There is a cliché in IT: if something is not broken, do not fix it.
Or, more accurately perhaps, do not replace it. What that means in reality for large organizations with big legacy systems is that imperfect and ageing technology that just about does the job is left to tick over. And it is understandable. Sticking with what is known can seem a safer option than ripping out a tried-and-tested system of record and replacing it with something new. There is a fear of the unknown.
However, as the world of global mobility management (GMM) evolves, this approach of keeping old legacy applications on life support, with sticky tape fixes, is not sustainable. At some point the wheels will come off. And not only does staying put on legacy create all sorts of hidden costs and risks to the business, but it also prevents organizations taking advantage of the many cost, flexibility and efficiency benefits of modern cloud-based software.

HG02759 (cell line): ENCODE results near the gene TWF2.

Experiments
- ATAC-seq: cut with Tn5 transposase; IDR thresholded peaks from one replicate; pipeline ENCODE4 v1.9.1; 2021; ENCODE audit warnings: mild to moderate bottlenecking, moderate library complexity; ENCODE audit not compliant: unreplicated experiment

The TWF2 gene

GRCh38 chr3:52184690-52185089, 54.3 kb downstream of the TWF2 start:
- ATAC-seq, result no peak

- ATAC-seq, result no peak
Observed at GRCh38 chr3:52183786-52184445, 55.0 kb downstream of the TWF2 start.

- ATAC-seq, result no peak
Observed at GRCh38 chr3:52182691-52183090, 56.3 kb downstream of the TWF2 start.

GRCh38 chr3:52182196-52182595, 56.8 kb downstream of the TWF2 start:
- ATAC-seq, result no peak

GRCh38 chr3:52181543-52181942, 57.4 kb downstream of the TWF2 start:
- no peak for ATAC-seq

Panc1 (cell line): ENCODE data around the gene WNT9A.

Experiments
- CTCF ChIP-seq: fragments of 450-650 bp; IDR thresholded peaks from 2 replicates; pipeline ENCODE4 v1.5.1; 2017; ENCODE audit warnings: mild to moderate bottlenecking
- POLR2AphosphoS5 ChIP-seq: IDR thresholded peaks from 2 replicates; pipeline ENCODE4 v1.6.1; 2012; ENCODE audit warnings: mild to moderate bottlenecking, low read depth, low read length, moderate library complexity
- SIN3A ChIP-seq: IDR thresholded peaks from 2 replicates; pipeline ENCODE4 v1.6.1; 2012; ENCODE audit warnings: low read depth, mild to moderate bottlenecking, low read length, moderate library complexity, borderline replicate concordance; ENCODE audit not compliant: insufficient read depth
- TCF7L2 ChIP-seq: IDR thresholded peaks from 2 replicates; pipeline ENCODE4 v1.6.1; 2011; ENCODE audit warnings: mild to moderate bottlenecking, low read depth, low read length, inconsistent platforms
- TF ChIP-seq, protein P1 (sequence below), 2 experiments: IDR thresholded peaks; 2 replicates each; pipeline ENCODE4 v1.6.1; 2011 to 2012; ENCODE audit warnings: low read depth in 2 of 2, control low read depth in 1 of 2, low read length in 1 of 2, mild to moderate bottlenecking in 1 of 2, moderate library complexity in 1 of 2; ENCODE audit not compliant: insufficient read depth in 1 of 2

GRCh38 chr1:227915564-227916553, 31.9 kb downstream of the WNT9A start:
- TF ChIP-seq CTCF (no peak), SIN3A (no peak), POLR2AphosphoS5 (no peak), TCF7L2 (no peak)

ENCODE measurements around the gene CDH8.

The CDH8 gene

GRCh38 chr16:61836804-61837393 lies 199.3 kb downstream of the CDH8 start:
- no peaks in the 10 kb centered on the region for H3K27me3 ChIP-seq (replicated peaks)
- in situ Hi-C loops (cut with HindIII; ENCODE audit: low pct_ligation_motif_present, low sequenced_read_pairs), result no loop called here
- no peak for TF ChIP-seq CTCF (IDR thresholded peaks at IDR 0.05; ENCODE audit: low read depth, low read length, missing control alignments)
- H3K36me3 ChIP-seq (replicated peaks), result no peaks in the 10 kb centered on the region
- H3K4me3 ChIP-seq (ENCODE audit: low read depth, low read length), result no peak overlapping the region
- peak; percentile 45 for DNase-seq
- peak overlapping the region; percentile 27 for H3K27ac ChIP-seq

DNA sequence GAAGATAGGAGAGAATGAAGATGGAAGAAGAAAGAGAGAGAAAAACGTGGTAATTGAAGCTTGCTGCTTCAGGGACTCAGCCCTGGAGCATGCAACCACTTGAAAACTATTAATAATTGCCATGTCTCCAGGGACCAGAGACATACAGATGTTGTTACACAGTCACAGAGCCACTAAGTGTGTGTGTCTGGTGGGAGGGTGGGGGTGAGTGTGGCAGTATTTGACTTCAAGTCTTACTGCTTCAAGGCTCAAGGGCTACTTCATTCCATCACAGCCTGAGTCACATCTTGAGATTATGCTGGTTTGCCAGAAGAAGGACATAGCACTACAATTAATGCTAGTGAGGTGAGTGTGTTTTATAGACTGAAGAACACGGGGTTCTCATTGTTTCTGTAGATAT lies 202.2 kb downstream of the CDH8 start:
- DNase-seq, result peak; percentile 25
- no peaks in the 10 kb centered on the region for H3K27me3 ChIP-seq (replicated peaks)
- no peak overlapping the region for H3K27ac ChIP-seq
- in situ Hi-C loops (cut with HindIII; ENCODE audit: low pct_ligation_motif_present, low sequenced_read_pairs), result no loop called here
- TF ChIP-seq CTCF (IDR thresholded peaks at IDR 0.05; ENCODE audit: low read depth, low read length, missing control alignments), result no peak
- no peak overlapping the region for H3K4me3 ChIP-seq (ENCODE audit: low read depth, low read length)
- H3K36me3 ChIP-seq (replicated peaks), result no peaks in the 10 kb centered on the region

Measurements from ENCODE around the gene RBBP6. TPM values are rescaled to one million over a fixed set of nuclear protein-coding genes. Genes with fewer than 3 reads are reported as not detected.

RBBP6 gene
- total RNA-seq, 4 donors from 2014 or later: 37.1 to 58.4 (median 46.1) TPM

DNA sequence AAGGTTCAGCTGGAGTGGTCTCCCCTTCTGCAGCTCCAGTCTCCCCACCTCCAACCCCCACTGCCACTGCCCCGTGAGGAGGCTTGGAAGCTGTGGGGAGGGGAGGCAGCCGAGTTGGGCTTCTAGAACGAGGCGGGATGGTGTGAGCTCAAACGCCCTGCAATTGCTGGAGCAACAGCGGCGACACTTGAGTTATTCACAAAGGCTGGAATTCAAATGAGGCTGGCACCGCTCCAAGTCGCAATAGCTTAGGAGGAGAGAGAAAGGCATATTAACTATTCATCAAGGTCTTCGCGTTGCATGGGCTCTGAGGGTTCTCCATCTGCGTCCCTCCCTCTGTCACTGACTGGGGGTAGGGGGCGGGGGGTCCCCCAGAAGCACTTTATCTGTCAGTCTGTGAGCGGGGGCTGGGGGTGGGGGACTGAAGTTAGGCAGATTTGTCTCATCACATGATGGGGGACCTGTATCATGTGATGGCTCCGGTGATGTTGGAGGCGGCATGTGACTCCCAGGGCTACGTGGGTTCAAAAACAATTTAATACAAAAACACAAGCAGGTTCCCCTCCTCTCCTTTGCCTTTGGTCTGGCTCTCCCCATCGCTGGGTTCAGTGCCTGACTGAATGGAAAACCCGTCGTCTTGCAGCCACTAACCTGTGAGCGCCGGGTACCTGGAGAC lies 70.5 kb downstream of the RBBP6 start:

Hidden Costs Of A Legacy GMM System
Typically, when it comes to existing GMM systems, many large organisations will have their own home-grown bolt-on to the HR system. And while they can get information from the HR system, it is not connected to other internal systems or their vendors for services such as immigration or relocation. When it comes to pulling together the full assignment cost estimate, the legacy system might cover demographic data and compensation, but not the costs and associated tax of relocation or immigration, as an example.
Filling those gaps means using inaccurate spreadsheets or paying external providers to make calculations. Take relocation service vendors, for example. They provide multiple services, but the mobility team does not have the visibility to pre-empt costly issues such as delays because all the information sits in the vendor’s system, which is not connected to the internal legacy system.
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